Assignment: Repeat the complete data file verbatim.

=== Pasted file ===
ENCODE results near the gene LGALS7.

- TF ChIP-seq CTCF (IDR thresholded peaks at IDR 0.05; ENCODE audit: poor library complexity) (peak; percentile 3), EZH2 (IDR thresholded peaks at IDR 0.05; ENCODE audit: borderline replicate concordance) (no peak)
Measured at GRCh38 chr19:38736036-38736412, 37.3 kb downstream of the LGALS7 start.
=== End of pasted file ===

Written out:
ENCODE results near the gene LGALS7.

- TF ChIP-seq CTCF (IDR thresholded peaks at IDR 0.05; ENCODE audit: poor library complexity) (peak; percentile 3), EZH2 (IDR thresholded peaks at IDR 0.05; ENCODE audit: borderline replicate concordance) (no peak)
Measured at GRCh38 chr19:38736036-38736412, 37.3 kb downstream of the LGALS7 start.